I was told that I might actually be just the kind of person they were looking for and to definitely apply and the rest is history!
How did you actually make the change? (training, finances, learning etc)
It was really very scary, but completely exhilerating at the same time. Once I got over actually being offered the job after my interview (the first one I'd had in 13 years) I did worry about all sorts of things but I felt such a sense of achievement there was no way I wasn’t going to make it work. Being the new girl there was plenty of mistakes to make and lots of learning curves shall we say. I'm lucky to have two very understanding managers and there's always some training or opportunities to be had at work. If it hadn't been down to Coronavirus scuppering everybodys plans I would have been going to the Chelsea Flower Show to help behind the scenes on the Hillier stand; I'd only ever been there as a paying member of the the public before!
What were /are the biggest challenges? (internal and external!)
I would say the biggest challenges have been the complete upheaval of what we used to have and getting used to it. I work every other weekend as well as some days in the week so it was hard at first and there were times when I would cry on the way down to work just because I felt such overwhelming guilt and selfishness that I wanted to get back out into the world of work when I could be at home with the kids doing weekend stuff. I also felt guilty that my husband had been working all week too and now he was lumbered with the task of keeping two kids happy, making it to dance class on time (and remembering to pick her up) and getting my dinner ready... Oh how the tables have turned!
What advice would you give your younger self?
I would probably tell myself to drink less, trust myself more and to lower my expectations a bit, but other than that I am who I am and I don’t think it could have been any other way for me. I never regret anything I've done because everything I did got me here today and that’s where I want to be.
How has life changed?
Since going back to work life has changed quite a lot, I only get a lay in once every two weeks! I would say I have much more self worth now, the fact that I am earning my own wage and contributing again means the world to me. Stuart always said I was contributing in the most important ways but the fact I was completely reliant on him financially made me feel weak and frustrated. The fact that my job also incorporates my hobby and love of plants and gardening is a massive bonus and I feel like the luckiest person in the world that I am able to have all that and still pick the kids up.
Lets not forget the social side either, being a stay at home mum is not all soft play and coffee shops with your new mum friends, it was the most isolating and lonely time in so many ways and now I have friends and colleagues and a work whatsapp group and all that funny banter that I missed for so long. I am part of something again which I never realised how much I missed. I also get to call myself a working mum now which just feels so badass!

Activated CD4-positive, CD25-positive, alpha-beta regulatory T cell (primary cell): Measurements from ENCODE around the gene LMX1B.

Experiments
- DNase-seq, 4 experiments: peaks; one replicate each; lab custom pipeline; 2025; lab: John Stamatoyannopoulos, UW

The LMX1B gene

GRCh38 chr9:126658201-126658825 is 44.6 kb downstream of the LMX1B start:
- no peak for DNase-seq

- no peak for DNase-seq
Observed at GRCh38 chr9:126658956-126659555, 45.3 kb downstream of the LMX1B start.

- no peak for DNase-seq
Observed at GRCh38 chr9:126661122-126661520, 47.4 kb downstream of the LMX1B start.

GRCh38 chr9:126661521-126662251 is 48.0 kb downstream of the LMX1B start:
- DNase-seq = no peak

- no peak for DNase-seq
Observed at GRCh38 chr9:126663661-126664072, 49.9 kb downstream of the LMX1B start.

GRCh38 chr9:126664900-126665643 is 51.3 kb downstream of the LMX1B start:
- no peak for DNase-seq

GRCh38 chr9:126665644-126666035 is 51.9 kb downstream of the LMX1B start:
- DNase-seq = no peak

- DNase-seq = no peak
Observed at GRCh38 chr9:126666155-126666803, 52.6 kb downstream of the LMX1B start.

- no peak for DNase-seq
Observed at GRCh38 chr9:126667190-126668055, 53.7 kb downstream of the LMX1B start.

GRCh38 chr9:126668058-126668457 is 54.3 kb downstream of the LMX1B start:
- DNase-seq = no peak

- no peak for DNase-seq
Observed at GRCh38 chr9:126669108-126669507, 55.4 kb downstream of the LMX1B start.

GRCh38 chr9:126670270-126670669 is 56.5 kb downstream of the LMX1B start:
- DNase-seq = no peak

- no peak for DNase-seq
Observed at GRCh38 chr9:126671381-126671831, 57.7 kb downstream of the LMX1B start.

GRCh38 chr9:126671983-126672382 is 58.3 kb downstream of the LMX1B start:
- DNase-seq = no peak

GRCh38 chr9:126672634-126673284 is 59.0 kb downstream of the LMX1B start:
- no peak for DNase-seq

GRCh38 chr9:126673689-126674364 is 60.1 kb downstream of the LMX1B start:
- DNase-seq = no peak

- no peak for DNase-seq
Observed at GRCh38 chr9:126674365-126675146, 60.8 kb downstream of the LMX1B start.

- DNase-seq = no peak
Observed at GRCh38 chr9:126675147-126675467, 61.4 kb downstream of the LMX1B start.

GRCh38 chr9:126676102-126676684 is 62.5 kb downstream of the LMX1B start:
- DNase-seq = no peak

What do you miss anything about your previous line of work?
What hopes do you have for your future?
I hope that things don’t change too much for me actually as I am really very happy and grateful for all that I have right now. I'm looking forward to expanding my general horticulture knowledge but that will come with experience and I feel I'm working for a really good company. I get paid to be outside in the fresh air, talking to people, caring for plants, it's within walking distance and fits in with the school run. SERIOUSLY!
What advice would you give to anyone looking to find and pursue a career/job they love?
I was very patient and I did hold out for this job to come up, a position had been advertised the previous year but it was definitely not the right time so I reluctantly let that one go. So that’s it, patience, if you know that’s the job for you and you will be happy in it then surely that’s worth holding out for?
I love sharing resources! Are there any resources such as books, blogs, podcasts, courses etc that you'd recommend for people figuring out what they want to do for work and/or getting started?
No but just realise that to be happy in a job it doesn’t have to be glamorous, or high flying, or high paid even, if it gives you fire in your belly then its not going to feel like work and you should embrace it.
Where can people find / follow you?
You can find me at Hilliers Garden Center, Banbury. Come and buy some plants, it'll cheer you up and you might realise what it is that you want to do!
Don't forget you can book a free call with me if you're unhappy in your work, for whatever reason, and would like to explore how coaching can help. Head over to my Work with Me page to find out more, or Contact me and we'll arrange a chat.
Add a comment: